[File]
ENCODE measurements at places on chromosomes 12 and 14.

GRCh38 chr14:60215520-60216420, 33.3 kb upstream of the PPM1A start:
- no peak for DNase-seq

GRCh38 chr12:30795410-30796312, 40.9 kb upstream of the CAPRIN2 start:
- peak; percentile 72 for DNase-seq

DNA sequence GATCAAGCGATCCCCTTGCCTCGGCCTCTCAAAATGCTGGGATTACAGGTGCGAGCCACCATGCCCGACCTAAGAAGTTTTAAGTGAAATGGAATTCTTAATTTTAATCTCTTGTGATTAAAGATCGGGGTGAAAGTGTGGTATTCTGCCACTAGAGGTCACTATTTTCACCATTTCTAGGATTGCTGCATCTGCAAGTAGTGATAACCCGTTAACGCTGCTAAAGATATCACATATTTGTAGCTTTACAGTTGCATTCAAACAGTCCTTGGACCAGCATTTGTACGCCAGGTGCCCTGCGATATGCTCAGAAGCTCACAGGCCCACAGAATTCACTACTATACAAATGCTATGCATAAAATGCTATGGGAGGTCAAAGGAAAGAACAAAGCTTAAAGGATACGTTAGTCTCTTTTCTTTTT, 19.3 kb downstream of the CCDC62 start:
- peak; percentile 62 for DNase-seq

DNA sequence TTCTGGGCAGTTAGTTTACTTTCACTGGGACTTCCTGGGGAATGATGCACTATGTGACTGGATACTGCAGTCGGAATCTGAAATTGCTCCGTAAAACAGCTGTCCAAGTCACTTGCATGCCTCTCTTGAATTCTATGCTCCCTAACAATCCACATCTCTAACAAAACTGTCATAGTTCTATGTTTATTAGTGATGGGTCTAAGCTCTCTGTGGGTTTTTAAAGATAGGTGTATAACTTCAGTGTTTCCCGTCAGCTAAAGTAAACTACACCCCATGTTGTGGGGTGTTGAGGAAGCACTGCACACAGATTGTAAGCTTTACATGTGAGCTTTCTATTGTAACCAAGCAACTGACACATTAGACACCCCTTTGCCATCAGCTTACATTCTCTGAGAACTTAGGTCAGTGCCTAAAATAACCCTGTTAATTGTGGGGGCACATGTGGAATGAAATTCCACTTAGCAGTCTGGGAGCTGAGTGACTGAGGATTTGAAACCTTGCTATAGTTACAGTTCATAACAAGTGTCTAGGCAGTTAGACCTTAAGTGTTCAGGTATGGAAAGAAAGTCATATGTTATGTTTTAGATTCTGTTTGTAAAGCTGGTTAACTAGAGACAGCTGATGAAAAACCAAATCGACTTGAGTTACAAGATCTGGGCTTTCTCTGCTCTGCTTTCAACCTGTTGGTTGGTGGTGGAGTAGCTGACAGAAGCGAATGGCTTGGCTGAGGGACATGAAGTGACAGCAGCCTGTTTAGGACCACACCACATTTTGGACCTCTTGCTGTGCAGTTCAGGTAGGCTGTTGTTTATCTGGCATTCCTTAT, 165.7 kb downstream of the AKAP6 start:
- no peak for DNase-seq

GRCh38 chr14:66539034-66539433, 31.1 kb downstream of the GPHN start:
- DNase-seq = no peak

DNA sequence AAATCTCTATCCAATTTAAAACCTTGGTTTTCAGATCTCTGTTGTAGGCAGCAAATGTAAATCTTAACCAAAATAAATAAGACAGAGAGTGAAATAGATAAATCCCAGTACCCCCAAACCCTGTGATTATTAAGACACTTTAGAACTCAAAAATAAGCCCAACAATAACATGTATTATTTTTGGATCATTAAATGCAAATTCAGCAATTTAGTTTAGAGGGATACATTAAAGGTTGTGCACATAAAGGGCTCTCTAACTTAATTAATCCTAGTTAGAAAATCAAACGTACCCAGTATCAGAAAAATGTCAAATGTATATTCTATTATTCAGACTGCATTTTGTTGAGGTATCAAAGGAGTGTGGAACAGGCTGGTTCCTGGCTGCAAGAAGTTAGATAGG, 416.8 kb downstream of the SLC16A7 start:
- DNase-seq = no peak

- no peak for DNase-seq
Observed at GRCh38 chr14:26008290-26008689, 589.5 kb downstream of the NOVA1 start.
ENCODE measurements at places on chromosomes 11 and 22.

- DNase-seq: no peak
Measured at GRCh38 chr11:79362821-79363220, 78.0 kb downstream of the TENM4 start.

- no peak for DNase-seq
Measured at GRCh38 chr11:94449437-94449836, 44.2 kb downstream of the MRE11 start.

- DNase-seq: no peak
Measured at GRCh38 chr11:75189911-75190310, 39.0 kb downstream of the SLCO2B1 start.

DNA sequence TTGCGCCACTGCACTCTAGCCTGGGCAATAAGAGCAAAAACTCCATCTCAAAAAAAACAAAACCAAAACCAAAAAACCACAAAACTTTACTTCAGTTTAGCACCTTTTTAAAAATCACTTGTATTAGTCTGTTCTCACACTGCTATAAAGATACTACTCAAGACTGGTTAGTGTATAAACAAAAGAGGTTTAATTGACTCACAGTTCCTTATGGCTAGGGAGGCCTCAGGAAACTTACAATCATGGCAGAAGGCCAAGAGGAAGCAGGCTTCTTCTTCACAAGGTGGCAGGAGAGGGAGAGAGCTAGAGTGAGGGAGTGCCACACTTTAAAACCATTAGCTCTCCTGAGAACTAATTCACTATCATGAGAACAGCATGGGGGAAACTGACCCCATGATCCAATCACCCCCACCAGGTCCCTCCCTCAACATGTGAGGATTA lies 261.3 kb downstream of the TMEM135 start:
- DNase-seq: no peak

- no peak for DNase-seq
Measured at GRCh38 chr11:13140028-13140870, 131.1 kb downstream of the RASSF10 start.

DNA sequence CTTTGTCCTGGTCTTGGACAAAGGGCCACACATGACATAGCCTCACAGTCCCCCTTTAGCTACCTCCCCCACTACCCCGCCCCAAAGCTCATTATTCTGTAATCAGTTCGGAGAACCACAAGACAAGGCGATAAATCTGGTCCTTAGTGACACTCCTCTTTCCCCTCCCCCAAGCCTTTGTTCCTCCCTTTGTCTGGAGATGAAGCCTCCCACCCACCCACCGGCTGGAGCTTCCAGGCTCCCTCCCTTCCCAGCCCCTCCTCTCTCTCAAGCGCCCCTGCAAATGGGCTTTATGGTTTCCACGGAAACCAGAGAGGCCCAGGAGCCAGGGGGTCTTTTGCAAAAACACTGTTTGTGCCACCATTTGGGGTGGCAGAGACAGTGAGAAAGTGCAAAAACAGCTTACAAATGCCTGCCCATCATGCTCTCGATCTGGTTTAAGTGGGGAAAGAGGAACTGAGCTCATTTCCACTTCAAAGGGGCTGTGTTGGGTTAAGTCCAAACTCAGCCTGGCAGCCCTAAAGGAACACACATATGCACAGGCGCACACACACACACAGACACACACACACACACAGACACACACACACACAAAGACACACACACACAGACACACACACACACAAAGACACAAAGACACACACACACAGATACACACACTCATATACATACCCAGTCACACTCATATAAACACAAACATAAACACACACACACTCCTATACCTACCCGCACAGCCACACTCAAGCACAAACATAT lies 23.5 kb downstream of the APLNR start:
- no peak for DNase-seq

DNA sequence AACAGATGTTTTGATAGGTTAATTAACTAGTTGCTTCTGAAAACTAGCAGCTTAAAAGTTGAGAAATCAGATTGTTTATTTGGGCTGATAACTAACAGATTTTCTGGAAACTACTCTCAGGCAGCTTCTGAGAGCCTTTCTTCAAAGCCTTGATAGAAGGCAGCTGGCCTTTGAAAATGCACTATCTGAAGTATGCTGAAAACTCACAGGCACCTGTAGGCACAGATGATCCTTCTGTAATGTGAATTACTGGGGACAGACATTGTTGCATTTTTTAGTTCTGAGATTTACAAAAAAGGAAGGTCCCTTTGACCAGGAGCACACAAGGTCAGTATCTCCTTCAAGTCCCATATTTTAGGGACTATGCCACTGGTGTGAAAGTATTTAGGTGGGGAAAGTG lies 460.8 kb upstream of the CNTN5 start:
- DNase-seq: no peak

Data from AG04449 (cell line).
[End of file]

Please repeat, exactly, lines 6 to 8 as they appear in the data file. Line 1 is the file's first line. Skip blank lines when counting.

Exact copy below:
DNA sequence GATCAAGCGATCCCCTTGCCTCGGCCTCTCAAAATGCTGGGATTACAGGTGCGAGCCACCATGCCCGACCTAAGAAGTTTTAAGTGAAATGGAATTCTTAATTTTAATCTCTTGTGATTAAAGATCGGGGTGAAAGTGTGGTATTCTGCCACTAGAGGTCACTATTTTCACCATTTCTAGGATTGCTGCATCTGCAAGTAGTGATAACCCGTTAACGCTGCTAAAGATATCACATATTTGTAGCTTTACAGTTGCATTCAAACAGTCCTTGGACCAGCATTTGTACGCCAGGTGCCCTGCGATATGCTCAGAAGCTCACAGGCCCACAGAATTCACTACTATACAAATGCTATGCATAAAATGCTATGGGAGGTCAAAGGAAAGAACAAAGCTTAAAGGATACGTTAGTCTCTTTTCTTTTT, 19.3 kb downstream of the CCDC62 start:
- peak; percentile 62 for DNase-seq

DNA sequence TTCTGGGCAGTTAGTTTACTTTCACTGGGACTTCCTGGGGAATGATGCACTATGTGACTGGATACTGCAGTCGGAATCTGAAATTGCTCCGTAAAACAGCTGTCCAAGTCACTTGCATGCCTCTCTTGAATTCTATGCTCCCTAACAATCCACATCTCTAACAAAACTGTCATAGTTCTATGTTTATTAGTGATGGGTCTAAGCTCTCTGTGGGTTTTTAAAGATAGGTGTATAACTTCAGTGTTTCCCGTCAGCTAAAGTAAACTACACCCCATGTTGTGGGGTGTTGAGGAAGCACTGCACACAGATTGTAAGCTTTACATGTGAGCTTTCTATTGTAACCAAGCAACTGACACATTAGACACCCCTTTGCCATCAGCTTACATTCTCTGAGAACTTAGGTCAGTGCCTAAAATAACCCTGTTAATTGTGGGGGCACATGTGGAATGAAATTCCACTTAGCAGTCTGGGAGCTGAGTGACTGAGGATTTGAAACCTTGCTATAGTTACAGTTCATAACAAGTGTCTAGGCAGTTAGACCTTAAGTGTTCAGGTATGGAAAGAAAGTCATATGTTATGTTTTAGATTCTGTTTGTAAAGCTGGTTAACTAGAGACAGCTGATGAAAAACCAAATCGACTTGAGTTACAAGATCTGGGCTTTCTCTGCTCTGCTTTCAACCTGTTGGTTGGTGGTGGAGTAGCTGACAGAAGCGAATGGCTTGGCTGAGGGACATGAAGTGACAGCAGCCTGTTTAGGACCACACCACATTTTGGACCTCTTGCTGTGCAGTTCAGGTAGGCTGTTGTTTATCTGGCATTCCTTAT, 165.7 kb downstream of the AKAP6 start: